Adding vlans to trunk on Juniper MX – behaviour

Just a small note on how the CLI on an MX behaves when you try to add vlans to an existing trunk as sometimes people are confused about doing this. Obviously it’s not really a problem as nothing happens until commit, but this works in a similar fashion to Cisco “switchport trunk allowed vlan-add xxx” command if you’re using set commands.

Existing config as below:

fe-0/0/3 {
    unit 0 {
        family bridge {
            interface-mode trunk;
            vlan-id-list [ 1 2 3 ];

Adding a vlan like this does not overwrite the existing config:

set interfaces fe-0/0/3 unit 0 family bridge vlan-id-list 5

Config is updated as below:

fe-0/0/3 {
    unit 0 {
        family bridge {
            interface-mode trunk;
            vlan-id-list [ 1 2 3 5 ];

iptables error: iptables: Setting chains to policy ACCEPT: security raw nat[FAILED]filter

I found that my VPN had stopped working on one of my linode hosted VPSs (CentOS release 6.5). I was struggling to suss this out but the logs suggested some sort of issue with network connectivity making TLS negotiation fail (“LS Error: TLS key negotiation failed to occur within 60 seconds (check your network connectivity)).

After a bit of head-scratching, I decided to restart iptables, only to be confronted with this error:

iptables: Setting chains to policy ACCEPT: security raw nat[FAILED]filter
iptables: Flushing firewall rules:                         [  OK  ]
iptables: Unloading modules:                               [  OK  ]
iptables: Applying firewall rules:                         [  OK  ]

That turned out to be the culprit and apparently this is a known issue.

Adding the following “security” section to /etc/init.d/iptables fixed the problem. Search for “Setting chains” (note the capital S) to get to the section you need. In my file I found this section at line 140.

    echo -n $"${IPTABLES}: Setting chains to policy $policy: "
    for i in $tables; do
        echo -n "$i "
        case "$i" in
+           security)
+               $IPTABLES -t filter -P INPUT $policy \
+               $IPTABLES -t filter -P OUTPUT $policy \
+               $IPTABLES -t filter -P FORWARD $policy \
+               || let ret+=1
+               ;;

Using the Cisco 3650 Managment Port

Configuring some new Cisco 3650s, I wanted to use the management ports rather than setting up management LAN SVIs and so on. This is particularly useful in a DMZ as we know the management port is in a completely different VRF.

Here’s a short summary of the steps taken to get around things not working at first as the traffic wasn’t being source from within the management VRF. IP addresses are only for the purposes of examples.

First off, configure the management interface and default route:

interface GigabitEthernet0/0
 description ** Network Managment Interface **
 vrf forwarding Mgmt-vrf
 ip address

ip route vrf Mgmt-vrf


logging source-interface GigabitEthernet0/0 vrf Mgmt-vrf
logging host


ntp server vrf Mgmt-vrf


ip tftp source-interface GigabitEthernet0/0

AAA needs a modification to work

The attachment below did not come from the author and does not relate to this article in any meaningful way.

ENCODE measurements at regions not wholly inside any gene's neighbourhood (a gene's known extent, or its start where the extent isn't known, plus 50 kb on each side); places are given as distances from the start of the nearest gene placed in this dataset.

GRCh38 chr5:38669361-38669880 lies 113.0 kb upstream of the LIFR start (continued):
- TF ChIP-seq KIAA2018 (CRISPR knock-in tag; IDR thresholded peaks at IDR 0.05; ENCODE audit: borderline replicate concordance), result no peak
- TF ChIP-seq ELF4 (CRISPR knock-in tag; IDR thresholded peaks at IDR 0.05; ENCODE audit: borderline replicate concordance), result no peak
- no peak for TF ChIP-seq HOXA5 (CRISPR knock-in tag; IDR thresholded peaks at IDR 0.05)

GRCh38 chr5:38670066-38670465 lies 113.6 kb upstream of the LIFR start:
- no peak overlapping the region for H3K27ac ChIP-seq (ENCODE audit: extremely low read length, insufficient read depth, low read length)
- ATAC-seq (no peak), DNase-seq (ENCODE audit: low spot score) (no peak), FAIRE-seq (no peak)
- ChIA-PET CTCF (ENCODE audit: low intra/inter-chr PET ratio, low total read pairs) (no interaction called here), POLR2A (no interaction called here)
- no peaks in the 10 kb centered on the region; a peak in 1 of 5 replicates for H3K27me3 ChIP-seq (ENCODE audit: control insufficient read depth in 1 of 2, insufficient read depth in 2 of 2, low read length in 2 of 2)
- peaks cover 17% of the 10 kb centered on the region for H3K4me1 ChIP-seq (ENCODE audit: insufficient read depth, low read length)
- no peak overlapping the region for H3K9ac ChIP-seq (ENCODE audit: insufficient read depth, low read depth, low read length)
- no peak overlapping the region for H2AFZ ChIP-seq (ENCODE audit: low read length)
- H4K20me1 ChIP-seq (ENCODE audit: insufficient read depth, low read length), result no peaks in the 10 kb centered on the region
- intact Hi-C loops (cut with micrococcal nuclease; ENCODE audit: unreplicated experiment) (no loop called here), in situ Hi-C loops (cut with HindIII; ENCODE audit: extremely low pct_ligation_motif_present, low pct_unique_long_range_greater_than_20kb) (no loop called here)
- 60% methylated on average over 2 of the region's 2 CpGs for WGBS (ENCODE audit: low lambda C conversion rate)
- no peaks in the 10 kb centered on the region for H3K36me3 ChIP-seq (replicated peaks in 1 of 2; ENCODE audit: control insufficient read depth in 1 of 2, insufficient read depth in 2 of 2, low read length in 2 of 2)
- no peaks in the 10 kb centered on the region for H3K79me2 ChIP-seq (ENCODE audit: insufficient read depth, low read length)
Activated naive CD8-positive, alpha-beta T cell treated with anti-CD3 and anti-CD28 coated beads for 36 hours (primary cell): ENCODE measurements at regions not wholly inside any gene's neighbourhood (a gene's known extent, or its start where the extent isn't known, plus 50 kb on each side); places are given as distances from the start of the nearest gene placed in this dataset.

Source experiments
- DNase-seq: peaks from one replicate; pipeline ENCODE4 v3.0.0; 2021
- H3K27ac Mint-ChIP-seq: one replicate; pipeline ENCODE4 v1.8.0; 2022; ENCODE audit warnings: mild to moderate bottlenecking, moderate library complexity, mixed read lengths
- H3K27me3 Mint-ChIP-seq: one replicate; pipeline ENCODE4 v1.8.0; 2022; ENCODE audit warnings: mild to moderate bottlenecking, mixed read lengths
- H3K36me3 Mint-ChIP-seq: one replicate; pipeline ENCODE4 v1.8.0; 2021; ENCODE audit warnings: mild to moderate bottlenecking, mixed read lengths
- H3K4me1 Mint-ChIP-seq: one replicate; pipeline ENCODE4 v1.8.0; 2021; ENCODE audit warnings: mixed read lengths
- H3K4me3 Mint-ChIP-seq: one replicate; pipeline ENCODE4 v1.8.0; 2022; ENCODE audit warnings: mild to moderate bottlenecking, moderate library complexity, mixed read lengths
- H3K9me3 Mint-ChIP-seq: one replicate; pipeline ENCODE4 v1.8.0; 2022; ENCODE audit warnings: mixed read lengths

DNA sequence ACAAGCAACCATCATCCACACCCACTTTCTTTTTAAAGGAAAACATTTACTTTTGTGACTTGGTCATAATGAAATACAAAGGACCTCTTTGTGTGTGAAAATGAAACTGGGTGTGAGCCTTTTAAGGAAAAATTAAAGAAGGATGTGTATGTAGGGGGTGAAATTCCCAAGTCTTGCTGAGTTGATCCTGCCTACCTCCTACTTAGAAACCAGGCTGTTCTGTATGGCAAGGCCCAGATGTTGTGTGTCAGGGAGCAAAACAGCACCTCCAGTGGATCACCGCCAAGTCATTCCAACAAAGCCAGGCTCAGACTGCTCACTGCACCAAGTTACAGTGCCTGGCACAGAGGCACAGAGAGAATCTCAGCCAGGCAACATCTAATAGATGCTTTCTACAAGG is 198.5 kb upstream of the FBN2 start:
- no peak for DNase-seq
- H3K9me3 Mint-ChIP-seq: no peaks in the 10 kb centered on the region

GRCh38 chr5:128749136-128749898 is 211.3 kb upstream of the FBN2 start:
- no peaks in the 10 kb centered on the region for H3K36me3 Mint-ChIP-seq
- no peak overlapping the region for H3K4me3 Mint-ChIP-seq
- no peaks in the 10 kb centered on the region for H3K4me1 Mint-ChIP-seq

aaa group server tacacs+ TACACS_GROUP
 ip vrf forwarding Mgmt-vrf

ip tacacs source-interface GigabitEthernet0/0


snmp-server host vrf Mgmt-vrf version 2c YOURSTRING

That covers the essentials!

F5 LTM Single VS to multiple pools port mapping

Scenario: 1 to 1 mapping of ports on an IP for SSL termination to a corresponding inside port on a local server.

Rather than creating a VS on the same IP for each individual port I decided to create the pools containing the same node but with individual ports and manage the VS part with an iRule.


pool0 –
pool1 –
pool2 –

An iRule was then created on a VS listening on all ports to redirect as required.

SSL Profile (Client): [ your SSL profile ]
VLAN and Tunnel Traffic: Enabled on… [ appropriate interface ]
Source Address Translation: Auto Map
Address Translation: [ Should be ticked ]
Port Transation: Tick
Resources: [ Pick the iRule ]


    switch [TCP::local_port] {
        "5000" { pool pool0 }
        "5001" { pool pool1 } 
        "5002" { pool pool2 } 
        default { reject }

Seems to work OK!

NB: I found a gotcha here as I was replacing an existing VS with a specific port. If you have a VS for a specific port and shut it down, then create a VS on the same IP listening on all ports, incoming connections to the port on the shutdown VS will be denied! You can get around this by changing the original VS to an unused port to allow for reverting or just delete it.

X11 forwarding over SSH on firewalled CentOS host

I had a few issues with X11 forwarding over SSH on one of my CentOS hosts. After a bit of fiddling, I discovered that there were a couple of things I hadn’t taken into account.

I’d set my putty session up to allow X11 fowarding, and set the X display location to “localhost”. On the server, I installed xclock and its dependencies for testing, and set the following in /etc/ssh/sshd_config:

X11Forwarding yes
X11DisplayOffset 10
X11UseLocalhost yes

I restarted sshd, however this still wasn’t working.

In short, I was missing two things:

1) xauth wasn’t installed. This is required!
2) I wasn’t allowing connections to localhost in my iptables config. This was fixed in my ruleset with:

iptables -A INPUT -i lo -j ACCEPT

sshd was restarted after installing xauth and adding the firewall rule and it now works a treat!